In some cases, people may not even know they have a mosquito-transmitted disease until it’s too late because of the lack of symptoms. 

This is a perfect example of why prevention is important. 

How to Prevent Mosquito Bites While Hammocking

Now that it has been established that mosquitoes are dangerous, you have to protect yourself while hammocking. 

There are so many ways to protect yourself, too, which is great. 

So what should you do?

1. Wear Clothes!

Many campers may be tempted to sleep with minimal clothing while camping during summer. 

Knowing what you know now, you must wear clothes that cover almost every inch of your body. 

A mosquito’s proboscis may pierce through a hammock but it is not so long that it could reach the skin through the hammock and your clothing. 

2. Avoid Certain Colors 

Wearing clothes is not enough, you need to know the right color too. 

According to a study, mosquitoes are attracted to certain colors when attached to carbon dioxide from human breath. 

What colors should you avoid?

  • Black
  • Cyan
  • Orange
  • Red

Jeffrey Riffell, the senior author of the study, said:

“Mosquitoes appear to use odors to help them distinguish what is nearby, like a host to bite. When they smell specific compounds, like CO2 from our breath, that scent stimulates the eyes to scan for specific colors and other visual patterns, which are associated with a potential host, and head to them.”

3. Use Mosquito Net

A mosquito net protects you from mosquitoes, duh!

It can also protect you from bugs and other flying insects. 

There are some mosquito nets that go around the whole hammock so the flying insects have no chance of biting you.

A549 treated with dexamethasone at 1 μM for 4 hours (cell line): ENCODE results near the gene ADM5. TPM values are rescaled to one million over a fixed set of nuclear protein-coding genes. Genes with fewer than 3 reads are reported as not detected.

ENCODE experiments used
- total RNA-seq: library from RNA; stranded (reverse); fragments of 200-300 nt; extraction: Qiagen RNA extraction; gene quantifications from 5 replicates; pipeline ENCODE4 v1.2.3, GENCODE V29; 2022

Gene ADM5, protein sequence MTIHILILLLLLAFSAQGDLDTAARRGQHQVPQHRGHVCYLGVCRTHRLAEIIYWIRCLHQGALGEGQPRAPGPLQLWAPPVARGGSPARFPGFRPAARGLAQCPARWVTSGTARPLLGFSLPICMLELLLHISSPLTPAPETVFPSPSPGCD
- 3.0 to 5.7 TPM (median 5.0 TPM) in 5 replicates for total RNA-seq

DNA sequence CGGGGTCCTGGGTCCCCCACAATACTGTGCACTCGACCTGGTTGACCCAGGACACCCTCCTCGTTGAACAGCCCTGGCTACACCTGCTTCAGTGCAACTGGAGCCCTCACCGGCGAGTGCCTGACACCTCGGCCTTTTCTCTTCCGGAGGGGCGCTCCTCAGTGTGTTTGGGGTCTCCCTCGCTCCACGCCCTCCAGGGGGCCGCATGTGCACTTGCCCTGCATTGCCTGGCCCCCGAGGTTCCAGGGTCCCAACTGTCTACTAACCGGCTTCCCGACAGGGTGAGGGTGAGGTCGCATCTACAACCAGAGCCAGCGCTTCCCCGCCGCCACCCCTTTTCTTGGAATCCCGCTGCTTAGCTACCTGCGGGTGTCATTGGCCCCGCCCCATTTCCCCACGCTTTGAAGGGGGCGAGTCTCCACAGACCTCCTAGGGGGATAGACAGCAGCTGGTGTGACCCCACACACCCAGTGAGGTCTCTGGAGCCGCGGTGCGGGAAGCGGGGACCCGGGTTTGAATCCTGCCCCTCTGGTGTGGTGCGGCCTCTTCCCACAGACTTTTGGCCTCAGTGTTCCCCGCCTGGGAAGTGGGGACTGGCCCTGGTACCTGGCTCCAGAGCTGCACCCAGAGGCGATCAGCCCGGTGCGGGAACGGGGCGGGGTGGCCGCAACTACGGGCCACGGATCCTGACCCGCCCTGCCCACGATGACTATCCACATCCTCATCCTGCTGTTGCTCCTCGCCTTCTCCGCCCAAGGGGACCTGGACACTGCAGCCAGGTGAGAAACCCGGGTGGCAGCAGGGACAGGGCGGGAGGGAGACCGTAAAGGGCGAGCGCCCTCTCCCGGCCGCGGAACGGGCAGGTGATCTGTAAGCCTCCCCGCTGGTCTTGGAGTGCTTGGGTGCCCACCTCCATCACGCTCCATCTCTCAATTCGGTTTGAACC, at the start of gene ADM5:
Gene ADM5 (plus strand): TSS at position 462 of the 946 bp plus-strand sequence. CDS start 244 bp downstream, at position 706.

4. Use Bug Repellent

You can spray bug repellent on yourself and spray some on your hammock. 

Some may not like mosquito repellent on their skin because of the chemicals but there are many organic options in the market. 

5. Apply Permethrin on the Hammock

Permethrin is a type of insecticide that doesn’t just keep mosquitoes away but all types of bugs as well. 

It is available in spray or crystal form. 

So, you can either spray the hammock with permethrin or dilute the permethrin in water and soak the hammock and dry it. 

Either way, you will have an insect-free hammock. 

6. Don’t Camp Near a Body of Water

Man camping by lake

Mosquitoes lay their eggs in open water, so you know that it’s where many of them congregate. 

Just avoid the area to steer clear of the mosquitoes. 

7. Light Some Citronella Candles

Okay, this is not ideal in all situations. 

If you have to light candles, you must consider where you are and if there are flammable objects in sight. 

When camping, for example, make sure your candle is in a stable holder and it won’t light leaves and foliage on fire. 

But candles are certainly romantic in a beach setting, if that is where you are hammocking. 

8. Install Some Mosquito Gadgets

For a hammock you set up at home, it is best complemented with mosquito gadgets like an insect trap or bug zapper. 

Both gadgets kill mosquitoes and prevent them from breeding. 

9. Chew Mint

Remember that mosquitoes are attracted to the carbon dioxide we exhale from our mouths. 

You can mask the carbon dioxide scent by chewing mint, whether you choose mint leaves or mint candy, or gum, that’s up to you. 

10. Take Some Oranges With You

Apparently, mosquitoes can’t stand the scent coming out of the orange peel. 

You can snack on some oranges and leave the peel near you. 

Better yet, rub some of the peel on your skin to naturally repel mosquitoes. 

Final Thoughts

INFOGRAPHIC Answering the Question Are Hammocks Good For Mental Health
Click infographic to enlarge.

Mosquitoes are annoying and dangerous!

But you can’t give up hammocking just because mosquitoes are around and can bite through the material. 

With that mindset, you might as well give up all the activities you love since mosquitoes are never going away. 

The best thing to do is to protect yourself from them. 

Protection is quite simple too. 

Spread the love

Leave a Comment